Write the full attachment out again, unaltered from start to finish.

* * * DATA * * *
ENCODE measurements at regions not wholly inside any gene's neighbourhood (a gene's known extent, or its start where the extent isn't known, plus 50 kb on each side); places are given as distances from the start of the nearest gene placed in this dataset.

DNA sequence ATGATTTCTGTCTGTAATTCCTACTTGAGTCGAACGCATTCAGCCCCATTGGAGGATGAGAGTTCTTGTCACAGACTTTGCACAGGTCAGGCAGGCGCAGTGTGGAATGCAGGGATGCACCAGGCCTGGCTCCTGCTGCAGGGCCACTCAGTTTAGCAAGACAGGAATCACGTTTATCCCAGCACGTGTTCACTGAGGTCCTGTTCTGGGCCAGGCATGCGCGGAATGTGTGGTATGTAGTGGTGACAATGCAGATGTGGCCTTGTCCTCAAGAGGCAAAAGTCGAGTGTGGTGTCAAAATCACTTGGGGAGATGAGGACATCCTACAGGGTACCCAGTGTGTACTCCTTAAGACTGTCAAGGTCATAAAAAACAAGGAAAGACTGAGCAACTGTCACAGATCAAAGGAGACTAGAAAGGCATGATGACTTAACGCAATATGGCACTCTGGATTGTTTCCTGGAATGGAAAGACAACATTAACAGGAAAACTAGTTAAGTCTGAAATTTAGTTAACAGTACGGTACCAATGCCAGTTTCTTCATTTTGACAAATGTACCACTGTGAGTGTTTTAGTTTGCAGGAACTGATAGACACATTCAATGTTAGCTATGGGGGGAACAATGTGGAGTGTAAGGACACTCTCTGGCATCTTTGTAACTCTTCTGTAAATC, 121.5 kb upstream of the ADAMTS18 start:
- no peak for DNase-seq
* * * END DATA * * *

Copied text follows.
ENCODE measurements at regions not wholly inside any gene's neighbourhood (a gene's known extent, or its start where the extent isn't known, plus 50 kb on each side); places are given as distances from the start of the nearest gene placed in this dataset.

DNA sequence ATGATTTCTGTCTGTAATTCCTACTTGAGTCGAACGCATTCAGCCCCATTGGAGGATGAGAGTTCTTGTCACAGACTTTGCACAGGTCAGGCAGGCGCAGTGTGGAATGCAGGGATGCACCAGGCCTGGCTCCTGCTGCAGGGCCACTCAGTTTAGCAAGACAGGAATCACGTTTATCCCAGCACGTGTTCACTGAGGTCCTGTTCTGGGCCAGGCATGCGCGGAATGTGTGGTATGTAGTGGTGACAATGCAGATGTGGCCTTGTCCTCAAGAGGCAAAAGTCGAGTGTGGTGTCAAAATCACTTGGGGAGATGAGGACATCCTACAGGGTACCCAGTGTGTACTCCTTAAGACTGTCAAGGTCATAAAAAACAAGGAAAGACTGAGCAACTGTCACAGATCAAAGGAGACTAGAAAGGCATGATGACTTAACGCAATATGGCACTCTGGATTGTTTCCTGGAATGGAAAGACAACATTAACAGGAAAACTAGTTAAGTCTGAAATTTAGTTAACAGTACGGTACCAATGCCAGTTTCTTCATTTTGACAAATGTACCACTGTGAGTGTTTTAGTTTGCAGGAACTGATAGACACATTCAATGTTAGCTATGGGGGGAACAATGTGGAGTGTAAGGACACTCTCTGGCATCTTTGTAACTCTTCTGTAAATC, 121.5 kb upstream of the ADAMTS18 start:
- no peak for DNase-seq